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Home buyers stirring in some markets

Hardest-hit housing markets, such as in California, are seeing strong signs of activity.

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First-time buyer: Tumbling prices in central California have brought homes within reach of new buyers like Christine Amy. A single mother of five, Ms. Amy has always been a renter but now plans to buy this two-story, four-bedroom house in Lathrop, Calif.

Tony Avelar/The Christian Science Monitor

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The housing market in California's Central Valley – and in other sharply deflated markets in parts of California, Nevada, Florida, and Arizona – is showing signs of new life.

Prices have fallen so far that people of average salaries can afford to own homes again. Buyers are out in force.

Here in Lathrop, Calif., and in nearby Stockton – the nation's foreclosure capital – home prices could be bottoming out. However, real estate agents remain wary given the number of vacant homes and expectations of more to be listed early next year.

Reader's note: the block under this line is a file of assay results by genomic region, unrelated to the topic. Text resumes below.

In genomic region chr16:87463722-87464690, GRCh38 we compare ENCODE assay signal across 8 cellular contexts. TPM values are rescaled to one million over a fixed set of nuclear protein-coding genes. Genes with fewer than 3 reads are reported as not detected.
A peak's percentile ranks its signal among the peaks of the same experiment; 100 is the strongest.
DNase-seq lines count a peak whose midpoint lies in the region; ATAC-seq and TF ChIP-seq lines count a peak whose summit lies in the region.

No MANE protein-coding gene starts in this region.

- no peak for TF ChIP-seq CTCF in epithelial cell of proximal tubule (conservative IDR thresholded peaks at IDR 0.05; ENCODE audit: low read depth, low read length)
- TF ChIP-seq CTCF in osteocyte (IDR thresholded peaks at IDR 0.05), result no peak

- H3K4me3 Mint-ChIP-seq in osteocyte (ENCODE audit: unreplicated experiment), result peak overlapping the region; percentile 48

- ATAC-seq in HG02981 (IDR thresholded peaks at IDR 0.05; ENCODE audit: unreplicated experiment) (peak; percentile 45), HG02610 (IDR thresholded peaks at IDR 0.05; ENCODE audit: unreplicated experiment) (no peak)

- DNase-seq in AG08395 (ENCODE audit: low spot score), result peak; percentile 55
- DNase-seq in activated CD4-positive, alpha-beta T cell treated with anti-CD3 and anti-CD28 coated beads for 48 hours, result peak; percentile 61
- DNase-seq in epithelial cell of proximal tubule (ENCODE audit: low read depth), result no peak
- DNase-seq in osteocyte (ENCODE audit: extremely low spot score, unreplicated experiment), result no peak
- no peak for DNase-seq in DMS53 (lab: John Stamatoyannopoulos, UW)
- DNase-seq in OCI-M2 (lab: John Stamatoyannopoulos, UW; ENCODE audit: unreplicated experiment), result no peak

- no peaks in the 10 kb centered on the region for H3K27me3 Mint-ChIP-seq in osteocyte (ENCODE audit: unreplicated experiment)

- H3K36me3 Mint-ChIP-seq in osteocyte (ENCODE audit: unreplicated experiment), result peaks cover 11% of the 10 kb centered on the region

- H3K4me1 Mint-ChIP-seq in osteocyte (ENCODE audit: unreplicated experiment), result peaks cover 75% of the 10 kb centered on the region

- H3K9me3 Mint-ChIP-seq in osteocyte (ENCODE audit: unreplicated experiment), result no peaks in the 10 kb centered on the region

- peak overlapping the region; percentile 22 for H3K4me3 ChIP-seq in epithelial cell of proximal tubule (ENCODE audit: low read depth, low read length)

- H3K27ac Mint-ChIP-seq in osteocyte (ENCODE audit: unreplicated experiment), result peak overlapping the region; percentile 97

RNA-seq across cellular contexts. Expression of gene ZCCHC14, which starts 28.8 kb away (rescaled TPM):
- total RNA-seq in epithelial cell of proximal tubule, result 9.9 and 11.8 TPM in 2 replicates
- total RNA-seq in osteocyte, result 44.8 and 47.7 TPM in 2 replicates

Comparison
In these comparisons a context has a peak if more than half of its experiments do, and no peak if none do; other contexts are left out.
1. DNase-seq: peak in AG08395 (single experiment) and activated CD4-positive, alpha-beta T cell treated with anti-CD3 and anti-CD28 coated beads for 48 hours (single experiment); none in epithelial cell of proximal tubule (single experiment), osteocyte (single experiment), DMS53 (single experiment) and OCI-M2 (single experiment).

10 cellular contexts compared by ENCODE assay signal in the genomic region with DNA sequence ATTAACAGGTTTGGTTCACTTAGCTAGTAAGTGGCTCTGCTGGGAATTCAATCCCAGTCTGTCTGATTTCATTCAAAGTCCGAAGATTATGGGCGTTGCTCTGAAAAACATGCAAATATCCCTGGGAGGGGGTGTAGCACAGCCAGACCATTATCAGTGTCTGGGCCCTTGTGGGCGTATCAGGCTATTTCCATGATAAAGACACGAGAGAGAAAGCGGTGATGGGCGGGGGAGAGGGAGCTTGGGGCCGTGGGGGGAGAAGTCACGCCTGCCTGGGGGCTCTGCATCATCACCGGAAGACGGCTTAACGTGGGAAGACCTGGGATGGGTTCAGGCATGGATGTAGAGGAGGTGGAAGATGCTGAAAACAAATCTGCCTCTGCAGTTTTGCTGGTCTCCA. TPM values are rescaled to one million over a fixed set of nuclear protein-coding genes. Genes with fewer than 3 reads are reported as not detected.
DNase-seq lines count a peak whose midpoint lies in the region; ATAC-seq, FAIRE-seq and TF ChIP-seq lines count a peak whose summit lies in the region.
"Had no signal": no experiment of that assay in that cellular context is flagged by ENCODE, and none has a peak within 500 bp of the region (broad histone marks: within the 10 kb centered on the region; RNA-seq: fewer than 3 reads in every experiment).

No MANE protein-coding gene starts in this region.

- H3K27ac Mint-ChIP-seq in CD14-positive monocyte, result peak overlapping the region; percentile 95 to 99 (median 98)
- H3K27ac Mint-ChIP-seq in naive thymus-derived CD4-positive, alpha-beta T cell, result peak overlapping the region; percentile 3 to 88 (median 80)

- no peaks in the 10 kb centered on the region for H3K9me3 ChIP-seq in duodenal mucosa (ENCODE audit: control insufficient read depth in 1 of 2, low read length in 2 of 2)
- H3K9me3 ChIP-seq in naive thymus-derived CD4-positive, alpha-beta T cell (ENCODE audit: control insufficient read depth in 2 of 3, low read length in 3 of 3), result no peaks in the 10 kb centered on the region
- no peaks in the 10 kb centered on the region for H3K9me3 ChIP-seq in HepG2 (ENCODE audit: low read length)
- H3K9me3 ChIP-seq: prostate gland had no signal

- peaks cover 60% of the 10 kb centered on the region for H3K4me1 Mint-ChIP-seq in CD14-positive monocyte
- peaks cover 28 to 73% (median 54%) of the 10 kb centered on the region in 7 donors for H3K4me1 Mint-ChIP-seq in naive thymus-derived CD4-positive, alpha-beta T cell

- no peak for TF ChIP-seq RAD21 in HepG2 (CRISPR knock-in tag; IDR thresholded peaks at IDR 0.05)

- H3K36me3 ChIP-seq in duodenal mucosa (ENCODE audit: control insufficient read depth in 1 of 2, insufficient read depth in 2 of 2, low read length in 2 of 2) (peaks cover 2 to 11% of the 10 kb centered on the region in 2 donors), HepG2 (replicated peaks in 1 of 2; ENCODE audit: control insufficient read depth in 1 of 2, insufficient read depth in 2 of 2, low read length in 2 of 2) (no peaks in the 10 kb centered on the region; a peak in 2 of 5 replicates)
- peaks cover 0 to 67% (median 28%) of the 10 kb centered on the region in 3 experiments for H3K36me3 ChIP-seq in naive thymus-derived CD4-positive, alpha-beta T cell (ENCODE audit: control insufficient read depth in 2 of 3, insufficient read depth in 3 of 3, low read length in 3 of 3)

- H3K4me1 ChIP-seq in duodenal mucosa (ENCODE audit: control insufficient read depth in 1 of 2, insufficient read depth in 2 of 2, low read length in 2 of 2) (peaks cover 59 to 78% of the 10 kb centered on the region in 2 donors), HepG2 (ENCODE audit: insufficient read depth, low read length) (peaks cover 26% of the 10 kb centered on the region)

"The buyers are returning. And in such a strong way that, now, we are hearing in some cases there is multiple bidding, which hints that maybe pricing is reaching a bottom point," says Lawrence Yun, chief economist with the National Association of Realtors (NAR). "But inventory remains high. There is a lot of conflicting information."

Stockton had to give back much of the housing bubble's price gains before buyers returned. In regions where prices haven't fallen so dramatically, sales remain slow, says Mr. Yun. Those areas may face the heavier downward pressure on prices going forward.

Whether real estate prices plunge further may also depend on how forcefully the next wave of foreclosures hits.

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